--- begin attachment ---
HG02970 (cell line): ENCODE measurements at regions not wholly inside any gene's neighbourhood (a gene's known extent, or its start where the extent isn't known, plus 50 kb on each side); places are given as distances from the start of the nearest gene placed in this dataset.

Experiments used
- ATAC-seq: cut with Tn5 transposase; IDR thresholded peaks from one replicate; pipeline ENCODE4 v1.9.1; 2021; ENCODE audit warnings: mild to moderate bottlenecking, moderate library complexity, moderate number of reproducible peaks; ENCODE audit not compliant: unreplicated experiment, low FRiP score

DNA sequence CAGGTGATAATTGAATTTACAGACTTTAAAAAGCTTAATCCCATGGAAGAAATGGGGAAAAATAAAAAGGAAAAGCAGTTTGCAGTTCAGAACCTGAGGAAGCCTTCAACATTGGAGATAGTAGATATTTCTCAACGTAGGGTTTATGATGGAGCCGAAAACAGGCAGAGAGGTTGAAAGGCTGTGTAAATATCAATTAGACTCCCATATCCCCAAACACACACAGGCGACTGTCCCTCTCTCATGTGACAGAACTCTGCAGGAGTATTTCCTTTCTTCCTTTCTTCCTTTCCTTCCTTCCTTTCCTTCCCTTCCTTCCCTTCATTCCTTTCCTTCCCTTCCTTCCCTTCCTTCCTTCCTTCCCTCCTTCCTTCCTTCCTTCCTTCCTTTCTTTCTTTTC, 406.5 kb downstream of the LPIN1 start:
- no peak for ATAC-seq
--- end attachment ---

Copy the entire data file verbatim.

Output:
HG02970 (cell line): ENCODE measurements at regions not wholly inside any gene's neighbourhood (a gene's known extent, or its start where the extent isn't known, plus 50 kb on each side); places are given as distances from the start of the nearest gene placed in this dataset.

Experiments used
- ATAC-seq: cut with Tn5 transposase; IDR thresholded peaks from one replicate; pipeline ENCODE4 v1.9.1; 2021; ENCODE audit warnings: mild to moderate bottlenecking, moderate library complexity, moderate number of reproducible peaks; ENCODE audit not compliant: unreplicated experiment, low FRiP score

DNA sequence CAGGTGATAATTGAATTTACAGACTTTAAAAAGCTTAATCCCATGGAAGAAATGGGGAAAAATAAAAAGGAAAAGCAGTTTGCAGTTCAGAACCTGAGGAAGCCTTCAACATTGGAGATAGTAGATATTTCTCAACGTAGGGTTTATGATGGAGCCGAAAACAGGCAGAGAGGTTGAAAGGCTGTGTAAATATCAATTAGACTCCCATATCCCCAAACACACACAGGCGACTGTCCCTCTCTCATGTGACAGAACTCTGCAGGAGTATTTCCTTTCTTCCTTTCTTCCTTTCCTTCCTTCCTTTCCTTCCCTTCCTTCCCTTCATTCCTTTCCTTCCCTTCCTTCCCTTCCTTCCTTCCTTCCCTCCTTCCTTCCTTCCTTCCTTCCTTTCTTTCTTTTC, 406.5 kb downstream of the LPIN1 start:
- no peak for ATAC-seq